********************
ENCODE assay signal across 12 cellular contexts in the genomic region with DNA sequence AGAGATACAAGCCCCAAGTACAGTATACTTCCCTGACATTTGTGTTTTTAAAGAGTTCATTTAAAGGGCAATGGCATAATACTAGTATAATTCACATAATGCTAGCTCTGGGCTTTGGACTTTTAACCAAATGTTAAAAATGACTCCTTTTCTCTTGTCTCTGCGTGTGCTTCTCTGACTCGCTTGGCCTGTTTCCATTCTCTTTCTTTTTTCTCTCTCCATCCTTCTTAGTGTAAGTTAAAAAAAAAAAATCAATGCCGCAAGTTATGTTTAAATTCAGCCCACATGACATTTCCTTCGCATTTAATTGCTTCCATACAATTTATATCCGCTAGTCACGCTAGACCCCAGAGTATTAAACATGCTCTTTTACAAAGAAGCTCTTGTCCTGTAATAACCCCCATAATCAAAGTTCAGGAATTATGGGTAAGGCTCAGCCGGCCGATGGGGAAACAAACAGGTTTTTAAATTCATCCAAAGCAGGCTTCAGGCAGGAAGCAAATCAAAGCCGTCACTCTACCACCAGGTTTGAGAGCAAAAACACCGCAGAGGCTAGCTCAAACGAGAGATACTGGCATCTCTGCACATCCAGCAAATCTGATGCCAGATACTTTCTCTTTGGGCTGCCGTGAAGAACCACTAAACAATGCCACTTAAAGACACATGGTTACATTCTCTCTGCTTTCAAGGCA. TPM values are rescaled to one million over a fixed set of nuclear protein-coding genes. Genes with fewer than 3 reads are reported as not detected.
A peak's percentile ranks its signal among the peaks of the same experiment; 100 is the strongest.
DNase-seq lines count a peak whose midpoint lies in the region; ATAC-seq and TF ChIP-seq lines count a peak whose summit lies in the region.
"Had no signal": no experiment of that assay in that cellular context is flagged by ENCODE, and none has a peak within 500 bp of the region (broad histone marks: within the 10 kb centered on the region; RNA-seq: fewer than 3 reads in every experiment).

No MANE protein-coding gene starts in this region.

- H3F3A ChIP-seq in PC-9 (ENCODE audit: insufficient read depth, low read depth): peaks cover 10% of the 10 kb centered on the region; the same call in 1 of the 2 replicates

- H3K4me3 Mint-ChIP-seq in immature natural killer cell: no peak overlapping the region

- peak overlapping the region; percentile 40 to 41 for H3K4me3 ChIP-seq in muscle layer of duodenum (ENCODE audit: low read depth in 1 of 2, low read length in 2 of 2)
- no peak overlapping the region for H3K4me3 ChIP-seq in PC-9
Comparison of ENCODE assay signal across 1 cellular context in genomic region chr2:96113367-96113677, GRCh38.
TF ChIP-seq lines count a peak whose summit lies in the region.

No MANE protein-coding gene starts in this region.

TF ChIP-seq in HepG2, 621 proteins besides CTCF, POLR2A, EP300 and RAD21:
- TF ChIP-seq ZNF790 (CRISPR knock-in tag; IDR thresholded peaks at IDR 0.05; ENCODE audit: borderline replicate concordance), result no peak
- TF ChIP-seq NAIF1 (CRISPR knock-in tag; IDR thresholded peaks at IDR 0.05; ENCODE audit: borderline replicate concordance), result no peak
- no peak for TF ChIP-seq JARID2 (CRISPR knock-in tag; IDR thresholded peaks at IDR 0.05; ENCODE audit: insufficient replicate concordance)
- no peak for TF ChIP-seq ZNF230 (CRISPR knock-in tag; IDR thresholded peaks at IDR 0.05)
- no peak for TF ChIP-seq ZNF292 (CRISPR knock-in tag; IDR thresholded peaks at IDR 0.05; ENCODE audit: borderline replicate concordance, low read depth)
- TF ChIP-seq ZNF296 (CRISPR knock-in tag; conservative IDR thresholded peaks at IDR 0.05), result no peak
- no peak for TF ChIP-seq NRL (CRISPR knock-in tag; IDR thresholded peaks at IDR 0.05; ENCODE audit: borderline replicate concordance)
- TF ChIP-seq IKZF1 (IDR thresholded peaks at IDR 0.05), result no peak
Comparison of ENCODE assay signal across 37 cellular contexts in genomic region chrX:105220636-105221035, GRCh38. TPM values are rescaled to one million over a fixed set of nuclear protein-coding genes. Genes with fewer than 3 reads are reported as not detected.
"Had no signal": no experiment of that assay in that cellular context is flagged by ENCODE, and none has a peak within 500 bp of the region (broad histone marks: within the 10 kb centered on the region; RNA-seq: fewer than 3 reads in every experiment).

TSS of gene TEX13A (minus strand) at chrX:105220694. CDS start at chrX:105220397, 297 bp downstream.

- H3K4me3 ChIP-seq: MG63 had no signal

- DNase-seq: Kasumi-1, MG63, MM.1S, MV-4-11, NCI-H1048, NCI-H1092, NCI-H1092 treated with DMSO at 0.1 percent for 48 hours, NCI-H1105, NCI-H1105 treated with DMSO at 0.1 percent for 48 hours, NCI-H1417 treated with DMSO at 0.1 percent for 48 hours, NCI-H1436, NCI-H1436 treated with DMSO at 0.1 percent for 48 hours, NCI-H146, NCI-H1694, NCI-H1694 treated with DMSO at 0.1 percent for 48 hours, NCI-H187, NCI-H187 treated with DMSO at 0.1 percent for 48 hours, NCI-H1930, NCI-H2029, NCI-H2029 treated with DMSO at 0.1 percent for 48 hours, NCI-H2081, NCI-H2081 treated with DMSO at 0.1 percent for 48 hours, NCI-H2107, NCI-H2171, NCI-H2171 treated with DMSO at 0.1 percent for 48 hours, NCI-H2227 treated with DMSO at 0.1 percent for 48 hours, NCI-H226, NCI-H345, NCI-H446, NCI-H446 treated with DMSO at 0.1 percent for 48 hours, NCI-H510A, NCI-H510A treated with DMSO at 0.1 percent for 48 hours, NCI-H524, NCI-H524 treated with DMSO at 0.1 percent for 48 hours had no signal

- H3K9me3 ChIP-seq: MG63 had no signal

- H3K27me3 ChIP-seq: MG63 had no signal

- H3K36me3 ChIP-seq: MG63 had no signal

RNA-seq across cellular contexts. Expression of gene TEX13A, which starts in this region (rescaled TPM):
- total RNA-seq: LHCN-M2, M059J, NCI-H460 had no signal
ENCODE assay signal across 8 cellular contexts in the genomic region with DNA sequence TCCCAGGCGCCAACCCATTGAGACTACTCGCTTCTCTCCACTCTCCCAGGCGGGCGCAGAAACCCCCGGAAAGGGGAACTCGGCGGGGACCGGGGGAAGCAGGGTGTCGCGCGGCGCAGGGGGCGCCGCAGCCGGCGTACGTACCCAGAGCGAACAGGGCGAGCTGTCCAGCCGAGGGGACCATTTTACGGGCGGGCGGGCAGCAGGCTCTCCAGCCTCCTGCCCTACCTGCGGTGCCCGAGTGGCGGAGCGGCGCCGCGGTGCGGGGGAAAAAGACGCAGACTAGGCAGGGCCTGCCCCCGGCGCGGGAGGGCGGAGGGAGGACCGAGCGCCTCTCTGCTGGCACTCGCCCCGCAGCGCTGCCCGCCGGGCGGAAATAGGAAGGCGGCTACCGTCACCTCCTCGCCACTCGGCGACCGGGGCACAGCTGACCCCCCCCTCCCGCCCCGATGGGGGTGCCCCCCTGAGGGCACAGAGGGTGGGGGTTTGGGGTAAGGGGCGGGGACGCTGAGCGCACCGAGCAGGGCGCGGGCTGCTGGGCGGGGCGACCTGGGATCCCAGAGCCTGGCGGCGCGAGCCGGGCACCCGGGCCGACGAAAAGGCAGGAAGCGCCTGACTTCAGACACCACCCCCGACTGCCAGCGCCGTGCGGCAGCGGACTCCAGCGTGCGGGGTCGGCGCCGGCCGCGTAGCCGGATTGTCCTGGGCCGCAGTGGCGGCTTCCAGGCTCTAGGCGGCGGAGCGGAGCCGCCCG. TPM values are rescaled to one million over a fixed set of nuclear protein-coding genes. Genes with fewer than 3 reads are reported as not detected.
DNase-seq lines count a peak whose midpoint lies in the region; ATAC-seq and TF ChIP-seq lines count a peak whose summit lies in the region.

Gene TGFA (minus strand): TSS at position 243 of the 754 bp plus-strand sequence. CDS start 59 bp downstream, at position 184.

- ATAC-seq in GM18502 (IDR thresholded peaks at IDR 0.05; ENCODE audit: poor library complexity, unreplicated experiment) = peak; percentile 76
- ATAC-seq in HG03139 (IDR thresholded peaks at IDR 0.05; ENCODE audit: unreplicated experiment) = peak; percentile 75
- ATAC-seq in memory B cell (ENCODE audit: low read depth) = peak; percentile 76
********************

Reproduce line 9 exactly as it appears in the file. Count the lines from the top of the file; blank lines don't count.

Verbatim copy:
- no peak overlapping the region for H3K4me3 ChIP-seq in PC-9